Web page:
Gillian Vogelsang-Eastwood

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HOPKINS, Alan and Vanessa HOPKINS (2015). Footwear: Shoes and Boots from the Hopkins Collection, London: The School of Historical Dress. ISBN: 9780993174407, 216 pp., fully illustrated in colour, short bibliography. Price: £25.

The Hopkins Collection includes over 450 items of footwear. This book highlights over 200 pairs of shoes, mostly European, from the Collection. It is arranged chronologically, with the earliest pair (a green silk satin with pointed toe) dating to c. 1730, and the last (black suede with 3 inch heels) to c. 1950s. There is a full page, full colour photograph of each pair of shoes, and an accompanying page with more photographs of details from the shoes (e.g., decorative stitching, trade mark, heel, etc.) and illustrations from the same time period of clothes that would be worn with similar shoes. The photographs and accompanying descriptions make this both a beautiful book and a highly informative one. The construction of the footwear is often shown.

The Collection includes a woman’s and man’s pair of slippers in Berlin woolwork, c. 1830s to 1880s (HC.F-4.97-1 and HC.F-8.00 respectively). The accompanying page show examples of un-made-up panels of Berlin woolwork embroidery for slippers, and an embroidery pattern for slippers from an 1864 magazine. There is a very useful glossary in the back of the book, along with an illustration of the parts of different shoe styles (e.g., court, Cromwell, Derby and Oxford shoes). The majority of the shoes are for women, but there are some men’s and children’s shoes shown. It was also very interesting to see a pair of pattens (HC.F-4.93), used by both workers and elites to avoid mud and water. The shoes sold in Britain during World War Two (when shoes and clothing were strictly rationed) were also interesting—to save leather, wooden soled shoes were attempted.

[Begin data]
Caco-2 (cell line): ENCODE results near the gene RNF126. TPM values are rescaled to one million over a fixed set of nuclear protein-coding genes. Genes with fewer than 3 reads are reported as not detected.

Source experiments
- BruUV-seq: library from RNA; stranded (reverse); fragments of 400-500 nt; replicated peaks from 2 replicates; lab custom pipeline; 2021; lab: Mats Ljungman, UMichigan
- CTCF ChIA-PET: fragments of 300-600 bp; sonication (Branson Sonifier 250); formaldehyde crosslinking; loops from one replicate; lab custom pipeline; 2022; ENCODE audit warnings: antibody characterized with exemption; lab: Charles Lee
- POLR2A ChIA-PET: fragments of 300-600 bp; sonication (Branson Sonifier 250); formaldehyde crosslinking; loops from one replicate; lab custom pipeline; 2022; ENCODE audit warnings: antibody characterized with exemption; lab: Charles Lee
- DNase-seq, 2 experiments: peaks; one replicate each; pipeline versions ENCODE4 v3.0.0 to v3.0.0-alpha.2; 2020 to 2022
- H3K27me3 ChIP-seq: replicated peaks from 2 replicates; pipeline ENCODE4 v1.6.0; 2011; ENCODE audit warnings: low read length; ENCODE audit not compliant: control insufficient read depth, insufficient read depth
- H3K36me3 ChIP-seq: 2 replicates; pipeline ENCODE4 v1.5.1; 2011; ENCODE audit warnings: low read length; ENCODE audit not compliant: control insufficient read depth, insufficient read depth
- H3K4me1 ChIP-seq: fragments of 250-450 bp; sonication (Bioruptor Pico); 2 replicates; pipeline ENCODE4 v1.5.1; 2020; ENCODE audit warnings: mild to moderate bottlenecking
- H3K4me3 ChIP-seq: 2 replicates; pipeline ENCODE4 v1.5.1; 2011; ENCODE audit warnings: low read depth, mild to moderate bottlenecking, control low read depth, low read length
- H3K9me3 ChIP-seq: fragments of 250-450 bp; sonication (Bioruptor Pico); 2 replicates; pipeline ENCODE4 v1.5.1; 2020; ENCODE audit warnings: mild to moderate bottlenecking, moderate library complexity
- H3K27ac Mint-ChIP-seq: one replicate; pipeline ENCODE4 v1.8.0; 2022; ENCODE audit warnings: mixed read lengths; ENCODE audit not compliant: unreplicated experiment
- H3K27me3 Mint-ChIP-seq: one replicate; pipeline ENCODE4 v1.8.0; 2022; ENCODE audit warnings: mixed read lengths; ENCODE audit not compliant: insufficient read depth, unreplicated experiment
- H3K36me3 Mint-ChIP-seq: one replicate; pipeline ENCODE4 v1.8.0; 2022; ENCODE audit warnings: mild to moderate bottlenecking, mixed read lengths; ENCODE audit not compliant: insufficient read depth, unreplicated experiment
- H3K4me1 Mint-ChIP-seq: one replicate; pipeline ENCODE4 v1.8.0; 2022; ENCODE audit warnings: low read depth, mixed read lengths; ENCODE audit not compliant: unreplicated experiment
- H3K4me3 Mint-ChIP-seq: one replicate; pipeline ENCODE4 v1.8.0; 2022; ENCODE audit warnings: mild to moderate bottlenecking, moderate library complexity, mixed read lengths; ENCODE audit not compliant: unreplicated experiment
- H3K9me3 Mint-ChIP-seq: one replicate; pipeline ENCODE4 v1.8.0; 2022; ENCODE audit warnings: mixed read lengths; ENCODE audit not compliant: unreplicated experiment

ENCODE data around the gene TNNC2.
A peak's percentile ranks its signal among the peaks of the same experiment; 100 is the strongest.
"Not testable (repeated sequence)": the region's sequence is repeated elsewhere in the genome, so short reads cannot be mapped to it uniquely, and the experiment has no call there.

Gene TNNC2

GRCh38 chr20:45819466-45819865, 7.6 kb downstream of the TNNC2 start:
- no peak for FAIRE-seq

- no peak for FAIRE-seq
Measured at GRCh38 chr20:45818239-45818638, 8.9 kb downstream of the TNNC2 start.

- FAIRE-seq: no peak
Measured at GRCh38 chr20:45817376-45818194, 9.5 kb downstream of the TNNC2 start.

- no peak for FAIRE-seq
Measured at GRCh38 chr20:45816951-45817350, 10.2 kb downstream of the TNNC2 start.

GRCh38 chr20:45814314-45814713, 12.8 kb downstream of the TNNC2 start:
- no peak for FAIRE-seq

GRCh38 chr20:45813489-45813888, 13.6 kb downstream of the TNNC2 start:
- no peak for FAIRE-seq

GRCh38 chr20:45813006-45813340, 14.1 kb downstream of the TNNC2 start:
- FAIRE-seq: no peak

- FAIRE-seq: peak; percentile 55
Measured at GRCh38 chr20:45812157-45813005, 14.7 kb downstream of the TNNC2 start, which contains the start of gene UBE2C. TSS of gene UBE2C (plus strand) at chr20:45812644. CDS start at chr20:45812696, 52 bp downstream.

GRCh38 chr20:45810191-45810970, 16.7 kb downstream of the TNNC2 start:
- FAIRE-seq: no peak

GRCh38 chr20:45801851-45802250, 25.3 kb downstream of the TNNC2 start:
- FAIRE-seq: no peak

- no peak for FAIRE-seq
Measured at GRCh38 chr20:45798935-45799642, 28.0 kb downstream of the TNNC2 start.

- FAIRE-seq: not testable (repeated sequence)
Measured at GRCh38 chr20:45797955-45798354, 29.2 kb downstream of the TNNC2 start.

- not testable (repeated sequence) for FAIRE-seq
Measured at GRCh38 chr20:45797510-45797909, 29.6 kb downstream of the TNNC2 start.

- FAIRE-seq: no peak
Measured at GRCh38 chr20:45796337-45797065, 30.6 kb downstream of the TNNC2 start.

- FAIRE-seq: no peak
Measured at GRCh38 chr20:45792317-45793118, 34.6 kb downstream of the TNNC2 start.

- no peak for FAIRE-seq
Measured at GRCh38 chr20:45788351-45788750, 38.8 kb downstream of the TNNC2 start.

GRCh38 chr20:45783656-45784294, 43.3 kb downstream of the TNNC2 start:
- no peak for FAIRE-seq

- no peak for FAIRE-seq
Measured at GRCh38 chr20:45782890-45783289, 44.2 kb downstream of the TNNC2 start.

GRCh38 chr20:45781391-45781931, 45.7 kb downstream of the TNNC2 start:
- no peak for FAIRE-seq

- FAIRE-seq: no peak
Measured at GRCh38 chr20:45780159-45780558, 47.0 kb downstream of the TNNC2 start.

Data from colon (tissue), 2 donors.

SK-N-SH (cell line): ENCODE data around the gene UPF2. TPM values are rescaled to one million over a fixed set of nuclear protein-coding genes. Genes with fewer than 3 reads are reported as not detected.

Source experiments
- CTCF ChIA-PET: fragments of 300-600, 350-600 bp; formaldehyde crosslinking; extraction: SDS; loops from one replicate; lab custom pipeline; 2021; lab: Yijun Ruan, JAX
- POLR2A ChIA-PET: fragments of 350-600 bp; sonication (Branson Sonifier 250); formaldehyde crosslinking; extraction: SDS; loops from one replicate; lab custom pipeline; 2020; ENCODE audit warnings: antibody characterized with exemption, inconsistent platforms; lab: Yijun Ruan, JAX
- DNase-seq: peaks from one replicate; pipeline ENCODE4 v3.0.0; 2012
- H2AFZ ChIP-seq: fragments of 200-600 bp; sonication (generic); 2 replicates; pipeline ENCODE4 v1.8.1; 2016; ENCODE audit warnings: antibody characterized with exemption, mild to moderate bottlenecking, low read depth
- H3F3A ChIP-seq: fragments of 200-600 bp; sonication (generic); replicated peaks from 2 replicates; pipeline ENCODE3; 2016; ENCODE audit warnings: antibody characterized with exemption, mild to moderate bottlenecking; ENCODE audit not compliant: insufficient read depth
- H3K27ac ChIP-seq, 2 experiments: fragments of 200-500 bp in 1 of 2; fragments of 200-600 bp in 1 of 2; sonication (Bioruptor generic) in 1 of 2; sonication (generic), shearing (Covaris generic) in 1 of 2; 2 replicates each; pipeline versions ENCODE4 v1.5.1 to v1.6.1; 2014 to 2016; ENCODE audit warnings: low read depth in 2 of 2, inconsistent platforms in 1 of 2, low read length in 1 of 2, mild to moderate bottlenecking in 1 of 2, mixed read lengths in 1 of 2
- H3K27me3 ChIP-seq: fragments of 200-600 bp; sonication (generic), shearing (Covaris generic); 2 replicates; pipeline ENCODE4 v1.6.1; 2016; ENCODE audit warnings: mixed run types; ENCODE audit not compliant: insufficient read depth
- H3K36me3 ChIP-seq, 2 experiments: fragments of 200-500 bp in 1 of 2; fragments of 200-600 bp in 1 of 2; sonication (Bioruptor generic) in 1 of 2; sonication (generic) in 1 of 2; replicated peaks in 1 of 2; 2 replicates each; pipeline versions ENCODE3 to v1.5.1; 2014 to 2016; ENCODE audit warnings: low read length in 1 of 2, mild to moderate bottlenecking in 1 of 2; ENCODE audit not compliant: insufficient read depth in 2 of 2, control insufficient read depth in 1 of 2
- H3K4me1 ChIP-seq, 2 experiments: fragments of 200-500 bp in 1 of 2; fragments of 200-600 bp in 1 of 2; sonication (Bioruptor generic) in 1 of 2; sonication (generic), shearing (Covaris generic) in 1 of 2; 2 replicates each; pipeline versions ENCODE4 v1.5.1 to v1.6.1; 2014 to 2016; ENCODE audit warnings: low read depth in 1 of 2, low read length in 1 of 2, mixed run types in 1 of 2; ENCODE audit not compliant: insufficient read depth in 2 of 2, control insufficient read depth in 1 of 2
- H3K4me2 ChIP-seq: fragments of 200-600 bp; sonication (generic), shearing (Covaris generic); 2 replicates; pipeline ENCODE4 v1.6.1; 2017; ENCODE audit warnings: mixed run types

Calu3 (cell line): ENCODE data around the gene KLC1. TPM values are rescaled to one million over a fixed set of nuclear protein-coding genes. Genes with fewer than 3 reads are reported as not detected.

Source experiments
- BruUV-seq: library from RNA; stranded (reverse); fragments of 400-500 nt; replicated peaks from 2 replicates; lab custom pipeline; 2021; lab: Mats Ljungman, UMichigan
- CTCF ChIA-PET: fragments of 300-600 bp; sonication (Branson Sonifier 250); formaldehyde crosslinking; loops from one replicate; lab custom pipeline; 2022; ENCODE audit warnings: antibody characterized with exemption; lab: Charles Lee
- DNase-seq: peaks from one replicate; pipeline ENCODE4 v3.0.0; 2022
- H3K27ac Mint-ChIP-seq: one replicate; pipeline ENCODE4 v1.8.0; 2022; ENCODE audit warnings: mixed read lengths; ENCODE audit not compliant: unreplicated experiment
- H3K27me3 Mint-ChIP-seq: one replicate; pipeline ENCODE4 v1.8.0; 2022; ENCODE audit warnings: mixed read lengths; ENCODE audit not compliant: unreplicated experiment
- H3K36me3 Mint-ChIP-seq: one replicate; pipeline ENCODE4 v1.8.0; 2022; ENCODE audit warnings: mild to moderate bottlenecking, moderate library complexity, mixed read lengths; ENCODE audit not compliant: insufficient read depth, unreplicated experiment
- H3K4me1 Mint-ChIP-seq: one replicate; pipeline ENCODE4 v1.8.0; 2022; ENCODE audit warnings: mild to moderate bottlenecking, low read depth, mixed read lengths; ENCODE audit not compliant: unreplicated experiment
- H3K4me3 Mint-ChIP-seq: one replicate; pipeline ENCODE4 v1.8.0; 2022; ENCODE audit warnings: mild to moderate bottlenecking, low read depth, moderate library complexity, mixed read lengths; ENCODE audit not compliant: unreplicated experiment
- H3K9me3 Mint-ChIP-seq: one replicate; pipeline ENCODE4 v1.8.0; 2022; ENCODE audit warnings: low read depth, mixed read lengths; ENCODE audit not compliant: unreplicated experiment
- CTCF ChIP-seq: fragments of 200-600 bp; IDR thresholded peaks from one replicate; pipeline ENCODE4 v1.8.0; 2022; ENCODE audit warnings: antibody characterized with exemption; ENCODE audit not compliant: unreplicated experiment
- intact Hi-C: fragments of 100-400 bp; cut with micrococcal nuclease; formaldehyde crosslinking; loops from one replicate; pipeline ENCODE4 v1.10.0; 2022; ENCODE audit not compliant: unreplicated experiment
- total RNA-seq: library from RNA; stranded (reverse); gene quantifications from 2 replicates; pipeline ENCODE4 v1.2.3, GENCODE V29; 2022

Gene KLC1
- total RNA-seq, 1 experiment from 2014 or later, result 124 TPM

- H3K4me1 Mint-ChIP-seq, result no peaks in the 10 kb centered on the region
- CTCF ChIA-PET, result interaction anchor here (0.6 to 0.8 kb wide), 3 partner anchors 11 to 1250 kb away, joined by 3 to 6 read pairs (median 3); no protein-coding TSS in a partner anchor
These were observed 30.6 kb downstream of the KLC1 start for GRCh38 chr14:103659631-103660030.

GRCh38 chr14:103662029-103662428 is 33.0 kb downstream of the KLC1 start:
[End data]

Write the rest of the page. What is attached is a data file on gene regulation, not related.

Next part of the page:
Recommendation: This book will appeal to anyone interested in shoes. Its information on dating shoes by heel styles could help researchers and collectors alike.

Shelley Anderson

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51VQVKV6EWL. SX360 BO1204203200 51VQVKV6EWL. SX360 BO1204203200 GEORGE-WARREN, Holly and Michelle FREEDMAN (2006). How the West was Worn: A History of Western Wear, New York: Abrams, in collaboration with Autry National Centre, Los Angeles. ISBN: 978-0810992566, paperback, 240 pp., fully illustrated in colour. Price: US$24.95.

This is a well-researched book on the evolution of American Western wear, from nineteenth century male work clothes to twenty-first century rhinestone costumes for country and western singers. It is beautifully illustrated with full-colour photographs on almost every page. The bulk of the book is devoted to the history of Western wear in the 20th century, as worn by screen actors and musicians. One plus of this book is the almost equal attention to women’s wear, as well as men’s wear.

In the nineteenth century travelling Wild West shows helped spread a certain idea of Western wear across the US, as did adventure books and newspapers. By the early 20th century film and television were influencing Western wear. Actors like Gene Autry (1907-1998), Roy Rogers (1911-1998), Dale Evans (1912-2001) and William Boyd (1895-1972) popularized Western wear such as fringed shirts or skirts, piped or embroidered with floral motifs, leather vests, boots, and other Western wear. During the 1940s and 1950s rodeos, dude ranch holidays, and the popularity of square dancing provided opportunities to wear Western-style clothing throughout the country, not just in the American West. By the 1950s Western wear was so popular that fabrics were sold with Western motifs like lassos, cowboys, and steers, along with sewing patterns to make your own cow boy or cow girl clothes. Western wear was big business, involving not just textiles: Roy Rogers endorsed over 450 products, and his brand had a net worth of 50 million dollars. Films continue to promote Western wear, as John Travolta’s character in the film Urban Cowboy shows. This book looks at the influence, too, of designers like Nudie and Rodeo Ben (and later Ralph Lauren). It is refreshing to learn the names of some of the embroiderers who worked for these designers, such as Margaret Miele.

Recommendation: This is a book for collectors, fashion historians and anyone with a serious interest in the continuing fascination with Western wear.

Shelley Anderson

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KUSIMBA, Chapurukha M., J., Claire ODLAND and Bennet BRONSON (eds.; 2007), Unwrapping the Textile Traditions of Madagascar, Los Angeles, Fowler Museum Textile Series No. 7, ISBN: 0-930741-95-1, softback, 196 pp., fully illustrated in colour, bibliography, index. Price: c. US$ 20.